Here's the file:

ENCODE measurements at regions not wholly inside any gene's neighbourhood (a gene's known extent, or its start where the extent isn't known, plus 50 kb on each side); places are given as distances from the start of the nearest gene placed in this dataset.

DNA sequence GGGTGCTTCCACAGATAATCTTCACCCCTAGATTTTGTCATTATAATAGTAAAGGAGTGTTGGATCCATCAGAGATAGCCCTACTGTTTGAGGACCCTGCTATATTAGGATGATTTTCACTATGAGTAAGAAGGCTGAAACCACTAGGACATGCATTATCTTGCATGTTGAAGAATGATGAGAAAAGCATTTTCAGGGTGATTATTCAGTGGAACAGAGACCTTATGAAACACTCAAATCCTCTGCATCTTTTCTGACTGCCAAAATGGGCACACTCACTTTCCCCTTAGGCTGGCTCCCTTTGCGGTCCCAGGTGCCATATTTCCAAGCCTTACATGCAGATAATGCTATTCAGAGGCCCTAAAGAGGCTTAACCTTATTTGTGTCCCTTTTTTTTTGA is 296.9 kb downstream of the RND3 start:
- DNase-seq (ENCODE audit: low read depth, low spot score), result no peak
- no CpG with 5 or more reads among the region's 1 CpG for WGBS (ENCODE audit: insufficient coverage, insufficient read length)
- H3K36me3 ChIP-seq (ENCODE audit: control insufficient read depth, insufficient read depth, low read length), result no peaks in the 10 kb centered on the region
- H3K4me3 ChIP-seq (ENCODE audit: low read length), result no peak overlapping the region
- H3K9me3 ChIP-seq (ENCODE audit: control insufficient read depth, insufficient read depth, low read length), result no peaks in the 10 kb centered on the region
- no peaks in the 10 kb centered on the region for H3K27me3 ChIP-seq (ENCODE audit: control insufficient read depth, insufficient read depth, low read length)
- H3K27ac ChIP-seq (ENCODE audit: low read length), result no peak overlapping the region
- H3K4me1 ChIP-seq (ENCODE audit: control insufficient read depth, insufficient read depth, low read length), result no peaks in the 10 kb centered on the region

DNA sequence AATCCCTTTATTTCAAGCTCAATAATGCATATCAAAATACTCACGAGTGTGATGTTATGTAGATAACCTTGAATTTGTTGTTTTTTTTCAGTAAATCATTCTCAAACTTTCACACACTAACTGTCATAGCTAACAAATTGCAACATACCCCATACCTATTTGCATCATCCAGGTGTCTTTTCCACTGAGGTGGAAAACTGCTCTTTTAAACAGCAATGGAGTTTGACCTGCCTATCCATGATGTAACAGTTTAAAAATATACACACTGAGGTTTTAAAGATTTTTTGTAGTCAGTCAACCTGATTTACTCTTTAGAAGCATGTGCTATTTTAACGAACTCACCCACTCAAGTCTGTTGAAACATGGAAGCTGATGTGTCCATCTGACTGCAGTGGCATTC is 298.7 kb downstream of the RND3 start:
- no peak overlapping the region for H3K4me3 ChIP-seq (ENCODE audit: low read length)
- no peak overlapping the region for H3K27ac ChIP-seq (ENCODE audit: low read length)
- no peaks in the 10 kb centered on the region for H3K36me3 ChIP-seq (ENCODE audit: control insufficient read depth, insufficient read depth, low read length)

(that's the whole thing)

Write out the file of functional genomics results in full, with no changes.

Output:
ENCODE measurements at regions not wholly inside any gene's neighbourhood (a gene's known extent, or its start where the extent isn't known, plus 50 kb on each side); places are given as distances from the start of the nearest gene placed in this dataset.

DNA sequence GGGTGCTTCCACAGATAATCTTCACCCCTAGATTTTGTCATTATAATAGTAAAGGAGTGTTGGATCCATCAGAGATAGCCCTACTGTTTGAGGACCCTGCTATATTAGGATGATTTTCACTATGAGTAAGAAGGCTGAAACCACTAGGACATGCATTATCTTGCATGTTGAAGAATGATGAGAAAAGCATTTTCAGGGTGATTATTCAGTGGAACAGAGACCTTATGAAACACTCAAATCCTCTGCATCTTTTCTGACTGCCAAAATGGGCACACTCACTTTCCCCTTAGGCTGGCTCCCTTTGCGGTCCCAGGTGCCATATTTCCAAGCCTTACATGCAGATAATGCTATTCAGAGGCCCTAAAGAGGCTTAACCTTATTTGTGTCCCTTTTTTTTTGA is 296.9 kb downstream of the RND3 start:
- DNase-seq (ENCODE audit: low read depth, low spot score), result no peak
- no CpG with 5 or more reads among the region's 1 CpG for WGBS (ENCODE audit: insufficient coverage, insufficient read length)
- H3K36me3 ChIP-seq (ENCODE audit: control insufficient read depth, insufficient read depth, low read length), result no peaks in the 10 kb centered on the region
- H3K4me3 ChIP-seq (ENCODE audit: low read length), result no peak overlapping the region
- H3K9me3 ChIP-seq (ENCODE audit: control insufficient read depth, insufficient read depth, low read length), result no peaks in the 10 kb centered on the region
- no peaks in the 10 kb centered on the region for H3K27me3 ChIP-seq (ENCODE audit: control insufficient read depth, insufficient read depth, low read length)
- H3K27ac ChIP-seq (ENCODE audit: low read length), result no peak overlapping the region
- H3K4me1 ChIP-seq (ENCODE audit: control insufficient read depth, insufficient read depth, low read length), result no peaks in the 10 kb centered on the region

DNA sequence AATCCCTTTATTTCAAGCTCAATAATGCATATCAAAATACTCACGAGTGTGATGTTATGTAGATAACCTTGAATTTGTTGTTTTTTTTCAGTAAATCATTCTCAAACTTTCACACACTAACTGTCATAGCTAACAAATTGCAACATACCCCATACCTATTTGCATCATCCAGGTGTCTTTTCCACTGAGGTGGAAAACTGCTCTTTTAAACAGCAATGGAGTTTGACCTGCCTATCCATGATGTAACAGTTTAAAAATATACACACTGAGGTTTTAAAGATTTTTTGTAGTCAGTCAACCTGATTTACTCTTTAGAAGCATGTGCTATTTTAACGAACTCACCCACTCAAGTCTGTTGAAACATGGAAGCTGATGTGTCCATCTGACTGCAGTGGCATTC is 298.7 kb downstream of the RND3 start:
- no peak overlapping the region for H3K4me3 ChIP-seq (ENCODE audit: low read length)
- no peak overlapping the region for H3K27ac ChIP-seq (ENCODE audit: low read length)
- no peaks in the 10 kb centered on the region for H3K36me3 ChIP-seq (ENCODE audit: control insufficient read depth, insufficient read depth, low read length)